By Joseph Campbell
ARVAIKHEER, Mongolia (Reuters) - Perlimaa Gavaadandov offers a tribute to the sky by splashing a cup of freshly boiled milk tea just outside her yurt on the edge of Mongolia's grasslands, following an age-old tradition.
But at the end of her daily morning ritual, the 71-year-old pauses for a brief Christian prayer and crosses herself across the chest.
"For me, I offer this to our god and pray, without losing our culture," said Gavaadandov, who belongs to Mongolia's tiny Catholic minority, which the Church says numbers about 1,450.
It was important to keep alive Mongolian traditions alongside her Catholic faith, she said.
"I also teach my children to preserve this valuable heritage," added Gavaadandov, who wore an orange deel, or traditional silk robe.
With Pope Francis set to arrive on Thursday in Ulaanbaatar, the capital, she and several fellow parishioners hope to greet him and follow his every step until he leaves on Sept. 4.
"I am so excited that he is coming and I’ll get the chance to meet him in person, especially since he is the leader of the Catholic religion," she said. "I can’t wait to see him."
Gavaadandov, who lives on the outskirts of the central city of Arvaikheer, became a Catholic about 18 years ago, soon after a mission set up in her neighbourhood, being drawn initially by her curiosity at the foreigners speaking accented Mongolian.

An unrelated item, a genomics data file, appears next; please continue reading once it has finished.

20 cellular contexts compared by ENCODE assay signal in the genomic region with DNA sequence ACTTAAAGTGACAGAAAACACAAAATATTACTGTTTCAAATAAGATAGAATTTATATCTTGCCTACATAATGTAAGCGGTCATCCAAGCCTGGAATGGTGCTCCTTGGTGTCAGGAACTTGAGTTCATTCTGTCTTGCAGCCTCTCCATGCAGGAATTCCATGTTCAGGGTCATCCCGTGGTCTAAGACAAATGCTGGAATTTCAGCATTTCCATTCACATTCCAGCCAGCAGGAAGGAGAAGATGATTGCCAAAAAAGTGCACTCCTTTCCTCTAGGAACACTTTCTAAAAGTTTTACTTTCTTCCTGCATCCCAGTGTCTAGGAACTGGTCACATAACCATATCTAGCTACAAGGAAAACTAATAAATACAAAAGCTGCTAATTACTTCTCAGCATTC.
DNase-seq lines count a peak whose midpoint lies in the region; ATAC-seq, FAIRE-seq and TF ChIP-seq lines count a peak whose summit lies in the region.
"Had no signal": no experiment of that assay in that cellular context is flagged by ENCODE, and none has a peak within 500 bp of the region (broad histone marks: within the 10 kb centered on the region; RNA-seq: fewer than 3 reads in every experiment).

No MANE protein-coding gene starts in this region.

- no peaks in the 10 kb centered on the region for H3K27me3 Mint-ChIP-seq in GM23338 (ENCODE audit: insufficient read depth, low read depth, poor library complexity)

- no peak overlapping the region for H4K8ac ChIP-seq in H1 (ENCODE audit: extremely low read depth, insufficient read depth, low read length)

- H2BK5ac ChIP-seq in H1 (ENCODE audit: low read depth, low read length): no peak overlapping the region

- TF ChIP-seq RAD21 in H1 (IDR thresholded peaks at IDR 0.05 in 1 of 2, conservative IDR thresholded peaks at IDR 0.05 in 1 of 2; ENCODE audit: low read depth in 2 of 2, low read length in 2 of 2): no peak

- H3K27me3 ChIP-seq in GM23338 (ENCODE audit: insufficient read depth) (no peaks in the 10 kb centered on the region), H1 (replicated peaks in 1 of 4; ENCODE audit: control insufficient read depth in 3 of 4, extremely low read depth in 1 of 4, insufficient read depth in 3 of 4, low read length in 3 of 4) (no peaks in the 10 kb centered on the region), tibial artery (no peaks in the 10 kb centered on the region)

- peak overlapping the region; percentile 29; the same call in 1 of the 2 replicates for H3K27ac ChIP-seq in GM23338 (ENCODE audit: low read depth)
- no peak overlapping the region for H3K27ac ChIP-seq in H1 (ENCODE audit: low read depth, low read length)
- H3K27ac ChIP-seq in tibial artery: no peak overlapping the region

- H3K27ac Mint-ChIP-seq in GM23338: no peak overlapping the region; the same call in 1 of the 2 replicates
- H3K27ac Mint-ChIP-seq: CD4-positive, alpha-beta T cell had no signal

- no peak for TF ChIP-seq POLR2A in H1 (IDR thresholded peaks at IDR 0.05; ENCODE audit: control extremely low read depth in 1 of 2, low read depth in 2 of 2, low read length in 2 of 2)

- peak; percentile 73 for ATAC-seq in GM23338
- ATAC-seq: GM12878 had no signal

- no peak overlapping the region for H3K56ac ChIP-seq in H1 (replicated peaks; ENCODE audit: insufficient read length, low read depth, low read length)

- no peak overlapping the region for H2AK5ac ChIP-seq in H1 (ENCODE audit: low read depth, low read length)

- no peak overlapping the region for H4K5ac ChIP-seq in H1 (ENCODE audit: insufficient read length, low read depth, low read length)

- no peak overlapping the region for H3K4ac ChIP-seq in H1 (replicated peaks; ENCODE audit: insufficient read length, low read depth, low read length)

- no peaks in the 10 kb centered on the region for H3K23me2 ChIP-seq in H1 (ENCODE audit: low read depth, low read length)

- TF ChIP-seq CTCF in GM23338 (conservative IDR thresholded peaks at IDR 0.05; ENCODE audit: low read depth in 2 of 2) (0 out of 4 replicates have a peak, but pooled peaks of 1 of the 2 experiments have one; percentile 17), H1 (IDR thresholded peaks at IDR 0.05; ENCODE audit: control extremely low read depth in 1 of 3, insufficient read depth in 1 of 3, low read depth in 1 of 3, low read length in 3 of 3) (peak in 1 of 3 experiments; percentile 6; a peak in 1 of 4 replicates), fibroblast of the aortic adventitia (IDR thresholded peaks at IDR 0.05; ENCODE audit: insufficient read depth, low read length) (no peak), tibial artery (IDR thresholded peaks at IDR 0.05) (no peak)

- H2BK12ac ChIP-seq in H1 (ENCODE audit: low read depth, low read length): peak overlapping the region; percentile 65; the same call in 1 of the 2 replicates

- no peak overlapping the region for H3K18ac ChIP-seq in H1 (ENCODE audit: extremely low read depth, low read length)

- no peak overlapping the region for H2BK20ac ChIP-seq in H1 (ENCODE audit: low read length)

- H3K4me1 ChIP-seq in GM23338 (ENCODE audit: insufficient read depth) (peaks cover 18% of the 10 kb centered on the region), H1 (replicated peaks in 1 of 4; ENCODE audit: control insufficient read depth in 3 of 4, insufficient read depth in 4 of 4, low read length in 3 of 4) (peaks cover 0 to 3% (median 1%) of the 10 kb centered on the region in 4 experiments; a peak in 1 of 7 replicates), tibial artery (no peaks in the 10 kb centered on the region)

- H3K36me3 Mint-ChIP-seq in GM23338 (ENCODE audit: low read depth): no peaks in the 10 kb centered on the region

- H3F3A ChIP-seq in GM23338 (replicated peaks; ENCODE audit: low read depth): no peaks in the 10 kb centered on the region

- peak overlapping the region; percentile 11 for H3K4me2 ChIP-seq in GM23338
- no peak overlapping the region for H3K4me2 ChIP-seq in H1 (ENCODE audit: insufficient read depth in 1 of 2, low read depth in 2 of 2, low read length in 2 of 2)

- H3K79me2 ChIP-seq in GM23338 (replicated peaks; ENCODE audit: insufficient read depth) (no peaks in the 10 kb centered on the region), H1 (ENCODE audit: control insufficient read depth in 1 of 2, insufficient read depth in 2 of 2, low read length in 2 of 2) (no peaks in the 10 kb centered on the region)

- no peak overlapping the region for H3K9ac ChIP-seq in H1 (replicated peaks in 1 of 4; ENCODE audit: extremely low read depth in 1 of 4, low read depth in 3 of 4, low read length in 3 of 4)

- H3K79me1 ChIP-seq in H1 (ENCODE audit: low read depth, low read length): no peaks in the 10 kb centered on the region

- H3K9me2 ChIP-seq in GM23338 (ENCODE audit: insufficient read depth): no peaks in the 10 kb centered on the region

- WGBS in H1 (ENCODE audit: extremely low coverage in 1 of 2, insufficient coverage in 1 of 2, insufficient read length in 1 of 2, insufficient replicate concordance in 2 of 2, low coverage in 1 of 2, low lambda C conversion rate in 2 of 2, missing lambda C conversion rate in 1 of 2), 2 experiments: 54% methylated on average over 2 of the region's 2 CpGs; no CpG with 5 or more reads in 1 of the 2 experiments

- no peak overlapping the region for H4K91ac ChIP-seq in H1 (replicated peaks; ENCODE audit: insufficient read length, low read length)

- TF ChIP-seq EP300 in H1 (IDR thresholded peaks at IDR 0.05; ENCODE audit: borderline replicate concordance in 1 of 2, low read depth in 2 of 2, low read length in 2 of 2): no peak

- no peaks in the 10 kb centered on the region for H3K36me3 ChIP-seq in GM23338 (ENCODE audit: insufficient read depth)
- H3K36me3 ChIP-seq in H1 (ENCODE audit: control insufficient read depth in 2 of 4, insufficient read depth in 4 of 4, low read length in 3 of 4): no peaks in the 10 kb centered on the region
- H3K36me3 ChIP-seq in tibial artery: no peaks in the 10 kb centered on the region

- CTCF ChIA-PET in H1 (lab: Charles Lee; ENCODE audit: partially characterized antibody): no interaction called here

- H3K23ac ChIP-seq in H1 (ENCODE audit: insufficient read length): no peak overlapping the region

Once a member of a regional government council during Mongolia’s communist era, Gavaadandov said she found her new faith during a difficult time after suffering a leg injury.
Eventually her leg got better, and she became a devout Catholic. For years, she often attended church services alone, but gradually her family, including her grandchildren and husband, joined her.
Still, the news of Pope Francis’s visit to her landlocked country was completely unexpected.
The nation of about 3.3 million is strategically significant for the Roman Catholic Church because of its proximity to China, where the Vatican is trying to improve the situation of Catholics.
Mongolians' nomadic lifestyle makes it difficult for the mission priests to keep in touch with parishioners, however.
"It is their way of life," said James Mate, a priest at Our Mother of Mercy Mission, where Gavaadandov attends church in a small yurt, or circular domed tent common in central Asia.
"They go upcountry to take care of their animals, to check on their relatives and so forth," added Mate, who originally hails from Kenya and delivers church services in Mongolian at one of just three Catholic parishes outside the capital.
Mongolia has just two native Catholic priests across a total of nine parishes. Arvaikheer has about 55 converts, Mate said.
About 60% of Mongolians identify as religious. Buddhists make up 87.1% of this number, with Muslims accounting for 5.4%, while 4.2% are Shamanist, 2.2% Christian and 1.1% follow other religions, the U.S. State Department says.
Occasionally Gavaadandov finds herself wishing she had come to her new faith sooner.
"Sometimes, I think if I were little younger, I could have converted sooner and met believers around the world and seen lots of nice things," she said.
(Reporting by Joseph Campbell; Editing by Clarence Fernandez)